A common mistake made by many lifters is their breathing technique when lifting. However, it is very important to remember your breathing technique when completing a sumo deadlift. The deep inhale before pulling the weight off the ground creates tension in the core to keep it engaged and protects the lower back.
Make sure you exhale while lowering the weight to the ground. Then repeat the breathing technique through each rep.
Keeping the Bar Too Far From Legs
The first mistake made by lifters is starting with the bar too far away from your legs. Every millimeter the bar moves away from your legs will decrease your ability to apply force while adding pressure to your lower back.
Hips Rising First
Another common mistake lifters make while performing the sumo deadlift is allowing their hips to rise first during the upward movement. This typically occurs when the lifter is too far forward at the start of the lift.
Another reason the hips shoot up first is due to improper bracing of the core. When the hips drive up first, the core is weak, resulting in the shoulders dropping. To fix this issue, think about driving your shoulders up with your hip drive to ensure your core is engaged.
What Are Some Sumo Deadlift Alternatives?
There are some alternatives to the sumo deadlift to help add some variations that are suitable replacements.
Trap Bar Deadlift
The trap bar is a great alternative when it comes to deadlifting. The trap bar helps the lifter maintain a vertical torso positioning to help with form. The trap bar deadlift can be used to increase upper body strength and hip engagement.
Kettlebell Sumo Deadlift
The kettlebell Sumo Deadlift is a deadlift regression that helps increase movement integrity and basic movement patterning. This exercise can help increase muscle endurance and basic strength when doing a heavy load.
What Are Some Sumo Deadlift Variations?
While the sumo deadlift is not the most customizable movement out there, there are ways you can make it work better for your training needs.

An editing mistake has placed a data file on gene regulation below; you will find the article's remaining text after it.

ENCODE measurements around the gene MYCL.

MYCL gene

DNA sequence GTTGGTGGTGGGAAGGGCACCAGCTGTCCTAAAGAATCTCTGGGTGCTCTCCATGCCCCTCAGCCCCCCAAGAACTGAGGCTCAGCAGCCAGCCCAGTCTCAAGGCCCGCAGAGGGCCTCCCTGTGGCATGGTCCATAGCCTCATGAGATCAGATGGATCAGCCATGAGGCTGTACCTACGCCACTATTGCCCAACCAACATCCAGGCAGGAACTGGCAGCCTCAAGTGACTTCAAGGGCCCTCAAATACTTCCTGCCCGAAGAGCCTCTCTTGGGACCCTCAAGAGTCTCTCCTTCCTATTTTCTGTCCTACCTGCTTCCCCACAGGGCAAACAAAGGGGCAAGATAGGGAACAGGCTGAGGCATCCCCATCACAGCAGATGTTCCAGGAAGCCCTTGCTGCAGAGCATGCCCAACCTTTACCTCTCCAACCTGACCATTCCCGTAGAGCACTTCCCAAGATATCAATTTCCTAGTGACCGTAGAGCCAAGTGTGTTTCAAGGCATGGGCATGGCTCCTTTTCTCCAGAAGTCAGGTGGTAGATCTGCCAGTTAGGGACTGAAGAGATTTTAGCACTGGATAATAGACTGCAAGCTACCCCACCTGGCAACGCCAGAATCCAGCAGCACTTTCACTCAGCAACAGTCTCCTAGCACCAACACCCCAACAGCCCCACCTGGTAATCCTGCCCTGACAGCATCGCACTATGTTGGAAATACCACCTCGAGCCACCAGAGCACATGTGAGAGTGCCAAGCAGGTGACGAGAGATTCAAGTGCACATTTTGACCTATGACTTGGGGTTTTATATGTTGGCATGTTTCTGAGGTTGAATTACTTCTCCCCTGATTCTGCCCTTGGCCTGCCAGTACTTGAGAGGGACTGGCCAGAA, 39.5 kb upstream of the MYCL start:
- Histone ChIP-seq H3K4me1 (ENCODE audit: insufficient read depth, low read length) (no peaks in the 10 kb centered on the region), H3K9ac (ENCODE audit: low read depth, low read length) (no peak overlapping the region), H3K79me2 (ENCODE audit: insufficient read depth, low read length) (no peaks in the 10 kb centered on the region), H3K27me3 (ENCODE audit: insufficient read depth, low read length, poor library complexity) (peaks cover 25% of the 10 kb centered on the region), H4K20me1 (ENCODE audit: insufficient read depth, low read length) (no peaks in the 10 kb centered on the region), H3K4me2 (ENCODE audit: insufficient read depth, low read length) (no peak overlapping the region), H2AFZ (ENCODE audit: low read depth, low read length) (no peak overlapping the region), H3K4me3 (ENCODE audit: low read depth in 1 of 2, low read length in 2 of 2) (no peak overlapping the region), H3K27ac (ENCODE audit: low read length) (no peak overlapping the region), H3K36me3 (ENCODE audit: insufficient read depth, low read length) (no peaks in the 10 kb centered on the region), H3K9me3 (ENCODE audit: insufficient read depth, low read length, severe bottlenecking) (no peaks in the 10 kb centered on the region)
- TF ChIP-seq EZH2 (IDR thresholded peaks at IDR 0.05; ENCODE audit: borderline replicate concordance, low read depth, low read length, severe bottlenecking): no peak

Sumo Deadlift Deficit
This variation will challenge your deepest range of motion. During this variation, you will be pulling from an elevated position, creating the deficit. You will still be in the same wide stance, increasing the pulling strength off the floor and targeting the glutes and hamstrings to a greater degree.
Sumo Deadlift With Resistance
By adding bands or chains to the ends of your barbell, it can help increase the amount of resistance in the lift. This becomes highly useful when you are looking to increase your lockout strength.
Of course, with Speede, you won’t need to worry about bands or chains, as all resistance is built in and tailored to you. When using Speede's Excentric Mode, you can lift up to 50% heavier than with a barbell.
Sumo Deadlift High Pull
If you are involved in any CrossFit or powerlifting, sumo deadlift high pulls have been implemented into your daily workout a time or two. This exercise is a sumo deadlift with a high pull added into it. This movement implements explosiveness as you drive the weight up to shoulder height with the power of your hips and the strength of your upper back.
Sumo deadlifts are a strength training exercise that focuses on the entire body. With the wider stance and shorter range of motion, the focus is placed on the glutes and quads while reducing pressure on the lower back.
With the Speede Challenger, you can perform deadlifts more safely than the traditional method. Whether you're training with Speede or with your own equipment, sumo deadlifts are a great way to improve sport-specific performance or just overall fitness health.
The Sumo Deadlift | Strength & Conditioning Journal
[PDF] An electromyographoic analysis of sumo and conventional style deadlmifts | Semantic Scholar